New tools to improve performance
on June 3, 2022 (last modified on May 30, 2022) • 14 minute read
Quick question: is your product really what your users need?
Before you nod yes, give your answer some thought.
The problem here is that most folks answer this question based on their assumptions or what a handful of their power users tell them. In reality, you need to look at your product management metrics as well to see how well your product is doing.
But, wait, do you know which product metrics are the most important to track? If not, this post is for you.
We’ve got a list of product metrics sourced from experts to help you better evaluate your product’s performance. In fact, we talked to 37 pros who sell digital products and services to unpack the product metrics they track.
Of these contributors, 37.84% are companies selling digital products/services and 27.03% are either agencies or consultants working for SaaS businesses or companies selling digital products/services. The remaining 18.92% are SaaS companies with 16.22% not falling into any of these broad categories.
Overall, here’s what we’ll cover:
Product metrics are quantifiable data pointers you look at to understand how well your product is doing.
Let’s say you think many users stick to using your product for the first few days but drop using it after that. To test this hypothesis, you need to start looking at your product data to understand whether your assumption stands true.
It’s only when you track the correct product management KPIs that you can be sure of your product performance. Based on the data, you can also improve your product. In fact, let’s talk about that next.
Related: How to Find, Prioritize, and Turn More Product Qualified Leads into Paying Customers
When it comes to measuring the success of a product, we learned that the top three product management metrics for B2B that help are:
Companies that track these product metrics invest time in analyzing product data and deriving insights more than acting upon insights or reviewing product metrics.
As for how they monitor product management metrics, it turns out Google Analytics is our respondents’ favorite. In fact, 90% of the experts say the tool is irreplaceable for them when it comes to analyzing product metrics.
Another irreplaceable option is a centralized dashboard like a product management KPI dashboard where pros can view and analyze their most important product metrics on one screen.
Two more popular options are HubSpot and Google Sheets.
The takeaway? Be sure to not only track the right product management metrics but also analyze them to draw insights for improving your product. With that, let’s look at the key metrics you should be monitoring in-depth.
If you sell products online, you know how important it is to understand how buyers are engaging with your website and making ecommerce transactions. You want both an overview of sales and a detailed view of individual transactions. Now you can get actionable data in one convenient dashboard showing key product sales metrics including:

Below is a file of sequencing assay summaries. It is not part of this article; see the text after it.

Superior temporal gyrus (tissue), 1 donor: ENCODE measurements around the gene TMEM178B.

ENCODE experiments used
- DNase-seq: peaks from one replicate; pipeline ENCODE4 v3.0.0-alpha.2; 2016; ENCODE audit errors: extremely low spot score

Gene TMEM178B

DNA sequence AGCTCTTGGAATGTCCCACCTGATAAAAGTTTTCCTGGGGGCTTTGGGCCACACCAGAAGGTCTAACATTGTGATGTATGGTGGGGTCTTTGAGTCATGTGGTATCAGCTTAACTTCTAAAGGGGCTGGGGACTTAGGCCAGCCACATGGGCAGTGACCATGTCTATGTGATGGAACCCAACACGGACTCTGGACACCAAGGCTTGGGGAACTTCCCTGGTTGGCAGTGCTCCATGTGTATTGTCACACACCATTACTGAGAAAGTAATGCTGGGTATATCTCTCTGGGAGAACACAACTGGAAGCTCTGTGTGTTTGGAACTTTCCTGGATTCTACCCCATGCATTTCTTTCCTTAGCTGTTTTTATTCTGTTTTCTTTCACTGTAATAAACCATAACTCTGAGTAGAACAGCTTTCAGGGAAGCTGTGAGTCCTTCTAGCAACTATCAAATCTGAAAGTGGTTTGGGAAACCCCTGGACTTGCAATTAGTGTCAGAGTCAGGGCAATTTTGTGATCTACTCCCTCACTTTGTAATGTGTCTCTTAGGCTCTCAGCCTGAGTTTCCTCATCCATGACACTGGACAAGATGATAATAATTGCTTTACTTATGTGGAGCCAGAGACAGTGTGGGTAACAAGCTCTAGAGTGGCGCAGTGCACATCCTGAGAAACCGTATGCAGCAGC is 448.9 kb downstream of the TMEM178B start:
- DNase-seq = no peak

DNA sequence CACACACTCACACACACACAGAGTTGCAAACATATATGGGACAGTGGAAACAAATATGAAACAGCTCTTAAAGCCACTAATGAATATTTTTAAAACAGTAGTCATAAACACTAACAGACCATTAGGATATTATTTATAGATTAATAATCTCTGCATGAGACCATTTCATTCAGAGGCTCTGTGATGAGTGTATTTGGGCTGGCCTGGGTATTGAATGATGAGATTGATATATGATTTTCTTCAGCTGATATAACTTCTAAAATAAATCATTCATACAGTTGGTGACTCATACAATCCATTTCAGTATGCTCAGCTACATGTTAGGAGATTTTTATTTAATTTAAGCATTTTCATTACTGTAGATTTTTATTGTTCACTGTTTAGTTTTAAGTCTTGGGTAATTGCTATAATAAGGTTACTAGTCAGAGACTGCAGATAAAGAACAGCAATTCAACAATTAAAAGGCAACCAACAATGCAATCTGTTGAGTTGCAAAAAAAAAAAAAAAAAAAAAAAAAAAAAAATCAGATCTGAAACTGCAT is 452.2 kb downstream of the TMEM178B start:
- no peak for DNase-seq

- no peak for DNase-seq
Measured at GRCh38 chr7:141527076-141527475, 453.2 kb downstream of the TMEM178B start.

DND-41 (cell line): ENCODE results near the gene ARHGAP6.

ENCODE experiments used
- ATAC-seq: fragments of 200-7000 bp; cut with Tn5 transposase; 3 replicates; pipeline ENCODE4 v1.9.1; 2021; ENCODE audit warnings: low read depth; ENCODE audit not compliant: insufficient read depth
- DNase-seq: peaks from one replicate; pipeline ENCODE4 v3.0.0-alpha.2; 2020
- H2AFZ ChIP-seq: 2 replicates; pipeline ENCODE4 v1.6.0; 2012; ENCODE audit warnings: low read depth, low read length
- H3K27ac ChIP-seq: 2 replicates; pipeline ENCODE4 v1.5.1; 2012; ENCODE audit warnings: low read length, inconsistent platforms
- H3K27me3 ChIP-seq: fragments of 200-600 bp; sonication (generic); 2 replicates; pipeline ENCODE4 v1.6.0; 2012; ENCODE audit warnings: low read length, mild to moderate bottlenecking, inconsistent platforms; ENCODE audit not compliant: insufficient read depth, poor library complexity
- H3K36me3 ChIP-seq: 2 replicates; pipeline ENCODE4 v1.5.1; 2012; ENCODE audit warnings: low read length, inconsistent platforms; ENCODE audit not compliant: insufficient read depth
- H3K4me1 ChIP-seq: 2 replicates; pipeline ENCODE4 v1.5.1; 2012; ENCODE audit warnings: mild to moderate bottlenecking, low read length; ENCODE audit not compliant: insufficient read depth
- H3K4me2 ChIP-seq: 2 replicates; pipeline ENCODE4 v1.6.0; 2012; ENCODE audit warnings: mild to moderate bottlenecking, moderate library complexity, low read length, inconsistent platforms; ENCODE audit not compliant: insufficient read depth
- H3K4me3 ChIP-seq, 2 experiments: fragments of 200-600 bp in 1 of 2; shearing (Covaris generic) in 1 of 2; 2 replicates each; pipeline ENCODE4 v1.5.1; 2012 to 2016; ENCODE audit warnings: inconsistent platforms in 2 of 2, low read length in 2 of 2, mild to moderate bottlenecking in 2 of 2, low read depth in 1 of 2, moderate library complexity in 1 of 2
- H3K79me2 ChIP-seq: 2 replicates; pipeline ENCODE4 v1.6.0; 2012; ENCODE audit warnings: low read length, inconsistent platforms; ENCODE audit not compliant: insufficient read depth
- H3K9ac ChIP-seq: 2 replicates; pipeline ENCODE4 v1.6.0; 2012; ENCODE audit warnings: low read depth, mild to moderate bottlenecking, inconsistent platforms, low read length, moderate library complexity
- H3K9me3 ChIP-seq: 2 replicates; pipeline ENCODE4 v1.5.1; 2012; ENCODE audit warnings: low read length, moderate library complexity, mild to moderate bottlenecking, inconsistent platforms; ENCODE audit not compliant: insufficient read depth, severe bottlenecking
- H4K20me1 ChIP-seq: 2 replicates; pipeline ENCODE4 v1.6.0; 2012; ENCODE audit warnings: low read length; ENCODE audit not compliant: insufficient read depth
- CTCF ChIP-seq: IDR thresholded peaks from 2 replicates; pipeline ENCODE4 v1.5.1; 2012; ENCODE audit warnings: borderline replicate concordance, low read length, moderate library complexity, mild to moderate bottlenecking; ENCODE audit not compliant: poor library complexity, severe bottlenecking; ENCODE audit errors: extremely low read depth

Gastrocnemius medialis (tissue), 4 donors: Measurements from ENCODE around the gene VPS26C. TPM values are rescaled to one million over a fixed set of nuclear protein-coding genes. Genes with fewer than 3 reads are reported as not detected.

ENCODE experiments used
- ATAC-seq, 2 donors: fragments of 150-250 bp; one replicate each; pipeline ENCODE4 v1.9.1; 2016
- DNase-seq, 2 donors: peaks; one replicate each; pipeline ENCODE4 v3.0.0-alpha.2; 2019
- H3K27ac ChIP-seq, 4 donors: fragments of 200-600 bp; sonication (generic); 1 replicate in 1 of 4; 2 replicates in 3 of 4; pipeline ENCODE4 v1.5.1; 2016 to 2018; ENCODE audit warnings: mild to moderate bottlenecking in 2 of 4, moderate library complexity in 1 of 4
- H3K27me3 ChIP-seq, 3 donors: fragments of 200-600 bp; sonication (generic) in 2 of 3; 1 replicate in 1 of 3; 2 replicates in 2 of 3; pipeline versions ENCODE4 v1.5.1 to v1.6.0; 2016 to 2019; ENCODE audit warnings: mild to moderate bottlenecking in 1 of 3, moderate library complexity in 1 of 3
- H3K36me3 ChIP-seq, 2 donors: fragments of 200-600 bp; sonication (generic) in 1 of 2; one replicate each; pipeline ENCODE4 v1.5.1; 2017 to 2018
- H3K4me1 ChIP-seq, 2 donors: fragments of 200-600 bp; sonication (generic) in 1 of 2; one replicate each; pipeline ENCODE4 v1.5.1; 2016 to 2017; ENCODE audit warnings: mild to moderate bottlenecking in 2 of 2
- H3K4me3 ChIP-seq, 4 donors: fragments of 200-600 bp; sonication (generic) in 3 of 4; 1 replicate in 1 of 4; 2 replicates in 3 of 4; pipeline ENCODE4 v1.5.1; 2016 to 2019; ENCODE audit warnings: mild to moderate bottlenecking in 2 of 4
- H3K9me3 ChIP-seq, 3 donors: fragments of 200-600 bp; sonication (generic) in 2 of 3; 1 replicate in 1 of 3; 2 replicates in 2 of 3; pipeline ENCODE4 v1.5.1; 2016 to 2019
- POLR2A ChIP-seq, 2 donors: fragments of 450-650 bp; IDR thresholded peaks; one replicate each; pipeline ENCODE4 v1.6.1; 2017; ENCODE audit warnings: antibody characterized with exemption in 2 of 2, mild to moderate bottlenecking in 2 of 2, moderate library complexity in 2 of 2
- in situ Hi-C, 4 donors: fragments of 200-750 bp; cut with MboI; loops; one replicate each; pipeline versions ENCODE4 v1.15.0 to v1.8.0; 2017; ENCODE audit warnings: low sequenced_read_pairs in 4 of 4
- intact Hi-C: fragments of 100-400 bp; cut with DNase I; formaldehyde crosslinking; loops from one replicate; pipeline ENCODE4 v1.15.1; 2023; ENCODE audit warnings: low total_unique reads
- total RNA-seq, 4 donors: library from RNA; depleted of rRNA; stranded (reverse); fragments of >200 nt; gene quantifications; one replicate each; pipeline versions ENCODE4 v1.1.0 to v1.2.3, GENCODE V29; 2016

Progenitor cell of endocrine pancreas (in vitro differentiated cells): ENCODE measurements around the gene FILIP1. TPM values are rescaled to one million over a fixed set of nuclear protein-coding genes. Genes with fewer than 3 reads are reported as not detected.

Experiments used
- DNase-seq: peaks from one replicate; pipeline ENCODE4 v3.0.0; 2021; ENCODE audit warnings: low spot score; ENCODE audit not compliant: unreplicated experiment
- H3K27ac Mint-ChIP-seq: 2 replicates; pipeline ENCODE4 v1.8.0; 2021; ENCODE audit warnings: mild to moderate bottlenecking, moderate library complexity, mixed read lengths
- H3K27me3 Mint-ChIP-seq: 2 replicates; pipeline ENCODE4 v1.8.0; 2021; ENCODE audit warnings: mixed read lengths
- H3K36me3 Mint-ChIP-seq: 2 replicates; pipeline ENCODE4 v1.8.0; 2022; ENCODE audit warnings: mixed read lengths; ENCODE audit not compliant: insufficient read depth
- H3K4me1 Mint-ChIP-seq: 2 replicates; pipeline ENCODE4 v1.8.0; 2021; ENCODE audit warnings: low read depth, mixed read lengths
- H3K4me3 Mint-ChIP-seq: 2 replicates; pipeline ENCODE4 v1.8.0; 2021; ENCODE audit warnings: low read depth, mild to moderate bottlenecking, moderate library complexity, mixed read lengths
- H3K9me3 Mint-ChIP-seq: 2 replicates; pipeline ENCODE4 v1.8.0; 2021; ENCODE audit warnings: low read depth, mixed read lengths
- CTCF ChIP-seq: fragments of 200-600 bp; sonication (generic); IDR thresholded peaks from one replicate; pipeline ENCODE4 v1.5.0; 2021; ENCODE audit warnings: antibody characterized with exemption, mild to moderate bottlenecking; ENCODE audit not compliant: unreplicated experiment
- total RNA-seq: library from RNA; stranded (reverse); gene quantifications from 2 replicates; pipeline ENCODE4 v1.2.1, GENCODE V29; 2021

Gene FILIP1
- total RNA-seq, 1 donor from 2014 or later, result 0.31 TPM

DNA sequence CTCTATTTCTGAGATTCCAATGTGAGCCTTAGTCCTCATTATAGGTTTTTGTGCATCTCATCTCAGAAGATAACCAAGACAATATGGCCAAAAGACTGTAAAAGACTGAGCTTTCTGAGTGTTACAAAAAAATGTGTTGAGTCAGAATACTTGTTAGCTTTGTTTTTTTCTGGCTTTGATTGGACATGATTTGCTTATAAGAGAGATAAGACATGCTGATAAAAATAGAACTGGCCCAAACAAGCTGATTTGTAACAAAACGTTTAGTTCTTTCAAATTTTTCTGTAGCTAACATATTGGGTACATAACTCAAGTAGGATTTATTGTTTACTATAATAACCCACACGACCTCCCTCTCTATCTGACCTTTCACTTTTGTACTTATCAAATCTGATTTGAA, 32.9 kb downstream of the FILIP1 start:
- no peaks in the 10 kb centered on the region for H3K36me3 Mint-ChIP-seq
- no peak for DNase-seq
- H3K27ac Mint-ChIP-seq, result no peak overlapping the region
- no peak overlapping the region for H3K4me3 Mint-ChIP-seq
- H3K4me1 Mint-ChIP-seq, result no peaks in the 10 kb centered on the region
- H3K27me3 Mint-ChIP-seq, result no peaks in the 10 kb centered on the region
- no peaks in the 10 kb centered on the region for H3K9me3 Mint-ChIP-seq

Now you can benefit from the experience of our Google Analytics 4 experts, who have put together a plug-and-play Databox template that contains all the essential metrics for monitoring and analyzing your ecommerce store and its products. It’s simple to implement and start using as a standalone dashboard or in product revenue reports, and best of all, it’s free!
You can easily set it up in just a few clicks – no coding required.
To set up the dashboard, follow these 3 simple steps:
Step 1: Get the template
Step 2: Connect your Google Analytics 4 account with Databox.
Step 3: Watch your dashboard populate in seconds.
Now, let’s run you through which product management metrics you should monitor and why. Here’s a full list of product metrics followed by the details:
Tim Hill from Social Status recommends watching the average revenue per user (ARPU). As its name indicates, this is the average amount you earn from a user over a time period.
“ARPU gives me a direct market status of my product,” outlines Hill. “Because social media analytics tool undergoes fast-paced changes and updates, I need to determine the revenue generated per user regularly.”
“By doing so, I can define my future service revenue whenever I plan to improve the product features and alter the price,” Hill explains. “Hence, keeping an eye on ARPU helps me strike a perfect balance between client satisfaction and my business profits.”
“I have found the CAC metric to be the most telling of a product’s success,” Khamis Maiouf from Book of Barbering opines.
Essentially, CAC is the amount of money you spend in attracting and converting a target buyer. A high CAC indicates you’re spending a lot on marketing to a customer, which means your strategies aren’t scalable.
Explains Maiouf: “It is a very direct correlation between your marketing efforts and product integration. When you can keep your CAC low, it shows that you are providing value, the marketing spend is working, and you are gaining new customers at a reasonable rate.”